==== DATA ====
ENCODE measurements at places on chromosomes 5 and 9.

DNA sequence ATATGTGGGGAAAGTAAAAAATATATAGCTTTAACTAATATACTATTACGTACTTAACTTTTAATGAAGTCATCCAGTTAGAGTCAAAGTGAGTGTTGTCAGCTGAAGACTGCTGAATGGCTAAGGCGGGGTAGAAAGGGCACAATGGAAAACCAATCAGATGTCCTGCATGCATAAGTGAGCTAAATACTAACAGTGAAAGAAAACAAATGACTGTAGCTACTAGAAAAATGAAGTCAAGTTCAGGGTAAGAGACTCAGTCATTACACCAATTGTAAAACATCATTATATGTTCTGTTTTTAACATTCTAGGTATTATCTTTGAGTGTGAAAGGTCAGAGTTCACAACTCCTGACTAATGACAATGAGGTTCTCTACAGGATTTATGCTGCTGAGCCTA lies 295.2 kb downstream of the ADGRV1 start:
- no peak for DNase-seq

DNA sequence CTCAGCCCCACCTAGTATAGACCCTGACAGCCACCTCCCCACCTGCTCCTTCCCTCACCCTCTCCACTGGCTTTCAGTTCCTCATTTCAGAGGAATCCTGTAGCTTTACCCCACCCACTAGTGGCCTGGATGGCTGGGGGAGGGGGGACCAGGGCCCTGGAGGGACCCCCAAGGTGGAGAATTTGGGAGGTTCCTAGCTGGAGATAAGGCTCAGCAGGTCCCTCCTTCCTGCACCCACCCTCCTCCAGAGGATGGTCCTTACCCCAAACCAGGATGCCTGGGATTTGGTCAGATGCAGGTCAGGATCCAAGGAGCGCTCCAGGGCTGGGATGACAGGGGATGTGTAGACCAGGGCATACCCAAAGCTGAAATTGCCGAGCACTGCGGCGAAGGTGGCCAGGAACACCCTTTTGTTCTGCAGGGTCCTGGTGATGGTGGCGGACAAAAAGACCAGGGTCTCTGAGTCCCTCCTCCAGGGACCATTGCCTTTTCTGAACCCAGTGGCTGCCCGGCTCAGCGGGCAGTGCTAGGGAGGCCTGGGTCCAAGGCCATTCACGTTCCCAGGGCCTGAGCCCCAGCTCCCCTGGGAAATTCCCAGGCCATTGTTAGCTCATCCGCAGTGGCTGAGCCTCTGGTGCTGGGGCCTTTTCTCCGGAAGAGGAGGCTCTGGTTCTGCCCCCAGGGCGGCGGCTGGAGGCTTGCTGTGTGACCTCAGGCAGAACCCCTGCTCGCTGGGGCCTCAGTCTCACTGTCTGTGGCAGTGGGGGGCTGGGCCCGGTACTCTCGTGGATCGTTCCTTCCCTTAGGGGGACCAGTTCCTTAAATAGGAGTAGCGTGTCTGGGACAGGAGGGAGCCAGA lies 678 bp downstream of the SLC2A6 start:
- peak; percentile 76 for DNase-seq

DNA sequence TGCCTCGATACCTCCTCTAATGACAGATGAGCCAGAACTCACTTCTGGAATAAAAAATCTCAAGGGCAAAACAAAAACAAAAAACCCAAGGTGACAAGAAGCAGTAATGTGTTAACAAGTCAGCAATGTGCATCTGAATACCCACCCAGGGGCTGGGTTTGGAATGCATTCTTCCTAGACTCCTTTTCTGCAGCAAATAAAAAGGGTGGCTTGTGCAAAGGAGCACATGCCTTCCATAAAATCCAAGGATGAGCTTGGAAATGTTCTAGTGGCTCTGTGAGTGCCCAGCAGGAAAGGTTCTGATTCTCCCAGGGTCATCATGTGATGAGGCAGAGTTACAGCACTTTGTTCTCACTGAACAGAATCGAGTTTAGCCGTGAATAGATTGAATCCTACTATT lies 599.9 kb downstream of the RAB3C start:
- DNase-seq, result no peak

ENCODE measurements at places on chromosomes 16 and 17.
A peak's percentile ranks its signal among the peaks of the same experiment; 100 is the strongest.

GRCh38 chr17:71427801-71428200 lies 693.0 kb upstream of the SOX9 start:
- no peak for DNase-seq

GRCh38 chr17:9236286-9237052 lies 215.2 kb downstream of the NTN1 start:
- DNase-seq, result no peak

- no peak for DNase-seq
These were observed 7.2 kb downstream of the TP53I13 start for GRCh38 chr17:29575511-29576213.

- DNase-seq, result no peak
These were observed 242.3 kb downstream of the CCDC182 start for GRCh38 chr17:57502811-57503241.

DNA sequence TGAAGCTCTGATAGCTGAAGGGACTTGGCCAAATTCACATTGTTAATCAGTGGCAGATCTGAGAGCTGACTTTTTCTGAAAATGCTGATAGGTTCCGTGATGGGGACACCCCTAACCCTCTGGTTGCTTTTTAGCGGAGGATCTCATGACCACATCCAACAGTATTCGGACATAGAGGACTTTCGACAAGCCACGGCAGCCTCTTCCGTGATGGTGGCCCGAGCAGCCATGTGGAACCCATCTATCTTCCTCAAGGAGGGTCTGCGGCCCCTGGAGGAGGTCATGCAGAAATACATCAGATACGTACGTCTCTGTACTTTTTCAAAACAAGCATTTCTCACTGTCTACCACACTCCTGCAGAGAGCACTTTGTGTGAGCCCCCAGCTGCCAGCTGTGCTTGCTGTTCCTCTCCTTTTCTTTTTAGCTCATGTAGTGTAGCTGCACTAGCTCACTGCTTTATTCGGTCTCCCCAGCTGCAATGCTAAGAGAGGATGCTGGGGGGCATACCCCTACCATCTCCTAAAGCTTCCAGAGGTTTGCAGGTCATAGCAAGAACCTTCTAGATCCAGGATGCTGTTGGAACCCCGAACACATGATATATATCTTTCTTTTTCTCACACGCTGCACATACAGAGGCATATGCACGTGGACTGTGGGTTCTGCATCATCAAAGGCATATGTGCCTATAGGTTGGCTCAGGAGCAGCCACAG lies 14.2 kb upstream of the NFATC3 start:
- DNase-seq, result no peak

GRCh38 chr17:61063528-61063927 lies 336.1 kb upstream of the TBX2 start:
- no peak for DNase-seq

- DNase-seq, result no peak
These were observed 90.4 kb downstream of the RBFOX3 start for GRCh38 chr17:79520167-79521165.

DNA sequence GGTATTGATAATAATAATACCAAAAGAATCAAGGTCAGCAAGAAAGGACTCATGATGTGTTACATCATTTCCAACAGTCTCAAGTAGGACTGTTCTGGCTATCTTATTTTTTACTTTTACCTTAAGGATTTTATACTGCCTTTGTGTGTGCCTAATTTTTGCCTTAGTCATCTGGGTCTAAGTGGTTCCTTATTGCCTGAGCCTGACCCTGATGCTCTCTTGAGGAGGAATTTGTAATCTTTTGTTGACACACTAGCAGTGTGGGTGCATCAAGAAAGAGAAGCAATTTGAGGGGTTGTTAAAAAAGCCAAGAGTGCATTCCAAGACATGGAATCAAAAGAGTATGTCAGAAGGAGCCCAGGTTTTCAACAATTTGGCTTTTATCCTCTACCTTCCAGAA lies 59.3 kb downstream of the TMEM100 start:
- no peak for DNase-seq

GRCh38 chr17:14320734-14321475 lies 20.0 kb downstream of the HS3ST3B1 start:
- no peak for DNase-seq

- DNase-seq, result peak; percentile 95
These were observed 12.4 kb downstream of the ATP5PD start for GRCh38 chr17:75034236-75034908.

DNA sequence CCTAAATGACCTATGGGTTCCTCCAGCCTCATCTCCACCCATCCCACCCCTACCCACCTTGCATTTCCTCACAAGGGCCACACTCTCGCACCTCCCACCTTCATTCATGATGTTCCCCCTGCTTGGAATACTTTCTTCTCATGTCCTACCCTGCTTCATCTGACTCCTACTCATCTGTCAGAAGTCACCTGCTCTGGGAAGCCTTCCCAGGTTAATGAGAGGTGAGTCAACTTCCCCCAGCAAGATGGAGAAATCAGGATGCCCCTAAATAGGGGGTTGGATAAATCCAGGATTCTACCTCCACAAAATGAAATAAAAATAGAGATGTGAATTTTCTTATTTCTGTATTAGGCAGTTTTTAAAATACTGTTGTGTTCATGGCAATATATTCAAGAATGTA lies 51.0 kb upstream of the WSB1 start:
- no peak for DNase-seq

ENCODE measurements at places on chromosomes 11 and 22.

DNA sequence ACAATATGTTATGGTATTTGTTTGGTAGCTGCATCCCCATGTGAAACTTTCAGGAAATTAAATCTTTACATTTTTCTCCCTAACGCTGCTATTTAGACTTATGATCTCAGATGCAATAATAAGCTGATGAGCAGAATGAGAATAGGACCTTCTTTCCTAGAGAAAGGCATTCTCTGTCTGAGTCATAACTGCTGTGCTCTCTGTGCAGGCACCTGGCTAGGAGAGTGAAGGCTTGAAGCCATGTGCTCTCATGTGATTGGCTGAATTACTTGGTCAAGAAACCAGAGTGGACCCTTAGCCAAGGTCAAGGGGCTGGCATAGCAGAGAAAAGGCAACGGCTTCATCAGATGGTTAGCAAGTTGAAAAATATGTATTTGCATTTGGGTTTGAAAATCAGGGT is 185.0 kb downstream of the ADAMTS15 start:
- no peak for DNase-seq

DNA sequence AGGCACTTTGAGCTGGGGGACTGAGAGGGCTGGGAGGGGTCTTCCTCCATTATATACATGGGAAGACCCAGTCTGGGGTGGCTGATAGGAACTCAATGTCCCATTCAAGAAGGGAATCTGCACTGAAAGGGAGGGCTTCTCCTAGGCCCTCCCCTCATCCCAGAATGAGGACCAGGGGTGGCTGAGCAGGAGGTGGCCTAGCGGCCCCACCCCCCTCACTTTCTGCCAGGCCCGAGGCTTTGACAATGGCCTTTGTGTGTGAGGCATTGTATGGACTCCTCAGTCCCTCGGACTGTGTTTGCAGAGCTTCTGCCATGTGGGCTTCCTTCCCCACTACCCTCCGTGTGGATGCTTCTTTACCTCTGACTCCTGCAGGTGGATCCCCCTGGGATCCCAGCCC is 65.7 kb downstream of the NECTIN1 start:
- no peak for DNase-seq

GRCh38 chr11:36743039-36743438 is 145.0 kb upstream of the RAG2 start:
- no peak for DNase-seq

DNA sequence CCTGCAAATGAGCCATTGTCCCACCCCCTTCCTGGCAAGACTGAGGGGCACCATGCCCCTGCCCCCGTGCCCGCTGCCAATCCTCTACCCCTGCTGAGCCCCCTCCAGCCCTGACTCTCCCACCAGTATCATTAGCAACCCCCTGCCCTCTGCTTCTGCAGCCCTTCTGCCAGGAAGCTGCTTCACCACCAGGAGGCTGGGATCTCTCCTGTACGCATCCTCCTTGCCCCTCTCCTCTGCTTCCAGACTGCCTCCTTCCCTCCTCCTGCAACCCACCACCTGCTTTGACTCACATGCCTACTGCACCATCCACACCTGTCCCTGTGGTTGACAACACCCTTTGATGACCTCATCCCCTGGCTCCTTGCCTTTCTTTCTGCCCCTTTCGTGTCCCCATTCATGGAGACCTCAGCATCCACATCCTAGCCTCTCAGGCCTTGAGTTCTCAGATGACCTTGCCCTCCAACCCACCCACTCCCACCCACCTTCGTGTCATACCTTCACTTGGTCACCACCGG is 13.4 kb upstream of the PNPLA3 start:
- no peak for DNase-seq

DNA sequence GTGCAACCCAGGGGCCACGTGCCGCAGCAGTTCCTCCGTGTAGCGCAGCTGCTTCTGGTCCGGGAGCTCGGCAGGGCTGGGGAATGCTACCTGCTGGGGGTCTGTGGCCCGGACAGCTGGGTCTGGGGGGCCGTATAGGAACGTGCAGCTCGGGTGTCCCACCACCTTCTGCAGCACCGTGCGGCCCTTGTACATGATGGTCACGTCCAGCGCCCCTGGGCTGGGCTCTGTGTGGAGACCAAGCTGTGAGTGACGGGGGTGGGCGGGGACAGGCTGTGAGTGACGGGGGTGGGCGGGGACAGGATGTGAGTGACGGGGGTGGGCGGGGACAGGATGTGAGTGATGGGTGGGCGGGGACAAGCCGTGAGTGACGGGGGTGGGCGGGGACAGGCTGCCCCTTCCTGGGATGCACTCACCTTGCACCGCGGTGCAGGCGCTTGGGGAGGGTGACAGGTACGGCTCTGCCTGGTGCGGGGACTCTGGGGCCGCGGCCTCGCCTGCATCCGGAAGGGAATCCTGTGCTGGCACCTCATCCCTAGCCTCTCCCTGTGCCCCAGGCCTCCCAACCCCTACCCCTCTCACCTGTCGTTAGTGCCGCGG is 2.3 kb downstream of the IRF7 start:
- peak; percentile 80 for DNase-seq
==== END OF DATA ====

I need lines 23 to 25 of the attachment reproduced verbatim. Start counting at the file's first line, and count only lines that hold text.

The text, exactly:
These were observed 90.4 kb downstream of the RBFOX3 start for GRCh38 chr17:79520167-79521165.

DNA sequence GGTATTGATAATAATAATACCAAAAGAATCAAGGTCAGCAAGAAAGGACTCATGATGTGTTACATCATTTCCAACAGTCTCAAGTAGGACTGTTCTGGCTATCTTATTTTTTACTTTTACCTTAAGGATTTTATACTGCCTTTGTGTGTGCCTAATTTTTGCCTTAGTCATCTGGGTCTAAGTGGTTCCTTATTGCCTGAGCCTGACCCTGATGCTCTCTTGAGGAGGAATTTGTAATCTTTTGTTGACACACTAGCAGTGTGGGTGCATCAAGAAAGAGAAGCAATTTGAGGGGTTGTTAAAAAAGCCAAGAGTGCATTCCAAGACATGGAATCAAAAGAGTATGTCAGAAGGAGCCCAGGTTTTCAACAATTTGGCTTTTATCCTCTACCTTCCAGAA lies 59.3 kb downstream of the TMEM100 start:
- no peak for DNase-seq